The Little Match Girl

The Little Match-girl ”  story One of the morals, or lessons, of “The Little Match-girl ”  by Hans Christian Andersen is to behave charitably toward those less fortunate. Despite her dire circumstances, the little girl dreams of warmth and food as she tries to earn money for her family.

The Little Match-girl  

It was terribly cold and nearly dark on the last evening of the old year, and the snow 

was falling fast in the cold and the darkness, a poor little girl with a bare head and 

naked feet roamed through the streets; it is true she had on a pair of slippers when 

she left home, but they were not of much use; they were very large, so large

indeed that they had belonged to her mother, and the poor little creature had lost them 

in the running across the street to avoid two carriages that were rolling along at a 

terrible rate, one of the slippers she could not find, and the boy seized upon the other 

and ran away with it, saying that he could use it as a cradle when he had children 

of his own.

The little girl went on with her little naked feet, which were quite red and blue with the 

cold, in an old apron she carried a number of matches and had a bundle of them in her 

hands; no one had bought anything of her the whole day, nor had anyone given her 

even a penny; shivering with the cold and hunger, she crept along, poor little child,

 she looked the picture of misery.

The snowflakes fell on her long fair hair, which hung in curls on her shoulders, but she 

regarded them not, lights were shining from every window, and there was a savory 

smell of roast goose, for it was New Year’s Eve, yes, she remembered that.

In a corner between two houses, one of which projected beyond the other, she sank 

and huddled herself together, she had drawn her little feet under her, but she could not 

keep off the cold, and she dared not go home for she had sold no matches that could 

not take home even a penny of money her father would certainly beat her beside 

it was almost as cold at home as here, for they had only a roof to cover them through 

which the wind hound, although the giant holes had been stopped up with straw and 

rags, her little hands were almost frozen with the cold, perhaps a burning match might 

be some good if she could draw it from the bundle and strike it against the wall 

to warm her fingers; she drew out one scratch how it sputtered as it burned it gave 

a warm, bright light like a little candle as she held her hand over it; it was really a 

wonderful light it seemed to the little girl that she was sitting by a large iron stove with 

polished brass feet and a brass ornament, how the fire burned and seemed so 

beautifully warm that the child stretched out her feet as if to warm them when lo 

the flame of the match went out the stove vanished as she had only the remains

of a half-burnt match in her hand, she rubbed another match on the wall, it burst into a 

flame and where its light fell upon the wall; it became as transparent as a veil as she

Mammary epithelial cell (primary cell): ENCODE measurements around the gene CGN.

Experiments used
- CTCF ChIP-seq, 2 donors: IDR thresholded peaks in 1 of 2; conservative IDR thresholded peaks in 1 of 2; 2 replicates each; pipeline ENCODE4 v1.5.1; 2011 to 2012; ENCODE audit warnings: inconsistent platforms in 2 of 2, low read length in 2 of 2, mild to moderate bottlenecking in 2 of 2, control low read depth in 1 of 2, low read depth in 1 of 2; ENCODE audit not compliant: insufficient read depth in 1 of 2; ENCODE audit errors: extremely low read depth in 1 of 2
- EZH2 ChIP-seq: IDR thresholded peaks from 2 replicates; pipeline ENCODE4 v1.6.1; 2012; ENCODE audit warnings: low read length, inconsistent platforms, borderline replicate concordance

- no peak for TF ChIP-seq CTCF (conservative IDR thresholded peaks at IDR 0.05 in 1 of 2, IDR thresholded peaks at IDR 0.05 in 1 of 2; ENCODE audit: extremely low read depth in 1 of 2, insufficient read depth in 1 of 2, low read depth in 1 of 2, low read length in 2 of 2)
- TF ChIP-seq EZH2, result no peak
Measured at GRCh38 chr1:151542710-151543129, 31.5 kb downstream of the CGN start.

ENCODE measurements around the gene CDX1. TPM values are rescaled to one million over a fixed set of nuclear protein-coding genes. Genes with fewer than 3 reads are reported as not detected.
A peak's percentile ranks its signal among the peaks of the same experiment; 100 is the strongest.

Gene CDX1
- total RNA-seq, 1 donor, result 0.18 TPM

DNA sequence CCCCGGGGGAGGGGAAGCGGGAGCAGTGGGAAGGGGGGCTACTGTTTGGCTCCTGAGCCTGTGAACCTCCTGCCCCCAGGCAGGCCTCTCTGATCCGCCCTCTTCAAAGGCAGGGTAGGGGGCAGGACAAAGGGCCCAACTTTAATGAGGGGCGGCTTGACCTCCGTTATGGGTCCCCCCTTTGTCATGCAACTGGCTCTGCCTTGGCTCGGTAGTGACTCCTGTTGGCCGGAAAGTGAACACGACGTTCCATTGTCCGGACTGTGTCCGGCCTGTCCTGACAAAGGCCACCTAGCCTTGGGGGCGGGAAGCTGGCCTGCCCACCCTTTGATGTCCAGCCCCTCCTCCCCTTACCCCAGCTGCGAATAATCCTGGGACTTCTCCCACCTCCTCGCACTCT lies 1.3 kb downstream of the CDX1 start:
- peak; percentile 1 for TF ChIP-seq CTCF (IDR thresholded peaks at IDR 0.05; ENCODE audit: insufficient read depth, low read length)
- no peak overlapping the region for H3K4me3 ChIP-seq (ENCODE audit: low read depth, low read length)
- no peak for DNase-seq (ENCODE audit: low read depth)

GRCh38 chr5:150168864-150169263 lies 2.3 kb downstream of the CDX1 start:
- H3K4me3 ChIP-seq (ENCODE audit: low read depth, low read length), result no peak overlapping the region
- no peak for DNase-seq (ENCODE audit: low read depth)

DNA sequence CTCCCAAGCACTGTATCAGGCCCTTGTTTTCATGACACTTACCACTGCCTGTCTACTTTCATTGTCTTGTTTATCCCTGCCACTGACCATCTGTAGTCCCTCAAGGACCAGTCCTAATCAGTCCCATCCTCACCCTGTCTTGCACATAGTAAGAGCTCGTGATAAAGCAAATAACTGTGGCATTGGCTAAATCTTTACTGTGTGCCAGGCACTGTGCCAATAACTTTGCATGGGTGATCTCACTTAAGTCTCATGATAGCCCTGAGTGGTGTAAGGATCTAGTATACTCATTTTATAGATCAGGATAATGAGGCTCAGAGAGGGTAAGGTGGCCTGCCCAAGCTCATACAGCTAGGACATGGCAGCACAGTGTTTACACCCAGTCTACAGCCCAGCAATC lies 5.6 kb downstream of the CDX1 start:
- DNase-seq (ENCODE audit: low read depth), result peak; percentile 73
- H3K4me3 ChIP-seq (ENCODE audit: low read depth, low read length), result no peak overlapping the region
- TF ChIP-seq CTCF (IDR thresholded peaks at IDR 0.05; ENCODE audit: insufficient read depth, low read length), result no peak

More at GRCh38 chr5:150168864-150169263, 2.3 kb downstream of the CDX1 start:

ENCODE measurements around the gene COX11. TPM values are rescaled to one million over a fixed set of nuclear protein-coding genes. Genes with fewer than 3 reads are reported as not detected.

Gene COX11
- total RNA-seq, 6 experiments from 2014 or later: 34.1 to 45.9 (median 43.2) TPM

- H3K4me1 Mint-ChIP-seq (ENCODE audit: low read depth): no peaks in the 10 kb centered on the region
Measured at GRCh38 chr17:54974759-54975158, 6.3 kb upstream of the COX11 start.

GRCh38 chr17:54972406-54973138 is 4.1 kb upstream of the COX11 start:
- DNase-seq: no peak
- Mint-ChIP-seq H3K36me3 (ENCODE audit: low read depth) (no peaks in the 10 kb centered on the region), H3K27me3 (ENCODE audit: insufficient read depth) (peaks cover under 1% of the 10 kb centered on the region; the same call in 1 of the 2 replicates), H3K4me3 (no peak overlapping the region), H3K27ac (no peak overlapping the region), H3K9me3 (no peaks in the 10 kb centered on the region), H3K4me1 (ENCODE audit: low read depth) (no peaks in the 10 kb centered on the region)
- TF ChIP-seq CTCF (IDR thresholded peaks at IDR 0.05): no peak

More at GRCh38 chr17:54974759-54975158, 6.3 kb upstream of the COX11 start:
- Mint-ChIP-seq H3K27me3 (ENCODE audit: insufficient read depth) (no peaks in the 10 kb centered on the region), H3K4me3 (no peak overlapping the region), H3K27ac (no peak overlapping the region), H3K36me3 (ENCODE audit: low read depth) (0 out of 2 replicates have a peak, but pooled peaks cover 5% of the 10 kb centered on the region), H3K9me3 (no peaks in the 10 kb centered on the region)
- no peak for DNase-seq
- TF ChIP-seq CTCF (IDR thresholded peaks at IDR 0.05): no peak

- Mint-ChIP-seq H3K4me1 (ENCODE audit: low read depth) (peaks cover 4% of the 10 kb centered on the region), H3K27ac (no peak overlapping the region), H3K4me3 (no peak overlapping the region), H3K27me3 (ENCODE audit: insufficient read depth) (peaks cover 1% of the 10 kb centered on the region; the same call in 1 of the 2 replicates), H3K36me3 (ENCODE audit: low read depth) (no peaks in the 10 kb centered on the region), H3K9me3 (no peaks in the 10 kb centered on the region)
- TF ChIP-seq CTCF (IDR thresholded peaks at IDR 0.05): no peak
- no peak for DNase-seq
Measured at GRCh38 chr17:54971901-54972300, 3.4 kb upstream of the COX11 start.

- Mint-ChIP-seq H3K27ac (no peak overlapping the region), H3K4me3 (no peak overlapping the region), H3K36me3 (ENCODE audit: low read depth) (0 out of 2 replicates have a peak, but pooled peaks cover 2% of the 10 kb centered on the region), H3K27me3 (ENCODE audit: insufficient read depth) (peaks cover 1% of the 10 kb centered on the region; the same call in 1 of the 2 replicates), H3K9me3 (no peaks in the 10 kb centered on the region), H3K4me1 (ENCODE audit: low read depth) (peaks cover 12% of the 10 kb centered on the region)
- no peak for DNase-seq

could see into the room the table was covered with a snowy white tablecloth on which 

stood a splendid dinner service and a steaming roast goose stuffed with apples and 

dried plums and what was still more wonderful but goose jumped down from the dish 

and waddled across the floor with a knife and fork in its breast to the little girl, then

the match went out, and there remained nothing but the thick, damp cold wall 

before her.

She lighted another match, and then she found herself sitting under a beautiful 

Christmas tree. It was larger and more beautifully decorated than the one she had 

seen  through the glass door at the merchants, thousands of tapers were burning 

upon the green branches and colored pictures like those she had seen in the show 

windows looked down upon it all the little ones stretched out her hand towards them 

and the match went out.

The Christmas lights rose higher and higher till they looked to her like the stars

 in the sky, then she saw a star fall, leaving behind it a bright streak of fire 

“someone is dying,” thought the little girl for her old grandmother, the only one who 

had ever loved her and who was now dead had told her that when a star Falls a soul 

was going up to God, she again rubbed a match on the wall. The light shone around 

her in the brightness stood her old grandmother, clear and shining yet mild and loving 

in her appearance “grandmother!” cried the little one. 

“Oh, take me with you. I know you will go away when the match burns out. You vanish 

like the warm stove, the roast goose, and the large glorious Christmas tree”, 

and she made haste to light the whole bundle of matches, for she wished to keep her 

grandmother there. The matches glowed with a light that was brighter than 

the noonday, and her grandmother had never appeared so large or so beautiful. 

She took the little girl in her arms, and they both flew upwards in brightness and joy far 

above the earth where there was neither cold nor hunger nor pain, for they were

 with God.

In the dawn of morning, there lay the poor little one with pale cheeks and smiling 

mouth leaning against the wall. She had been frozen to death on the last evening 

of the year, and the New Year’s Sun rose and shone upon a little corpse. 

The child still sat in the stiffness of death, holding the matches in her hand, one bundle

of which was burnt, “she tried to warm herself,” said some. No one imagined what 

beautiful things she had seen nor into what glory she had entered with a grandmother 

on New Year’s Day!.😒

The End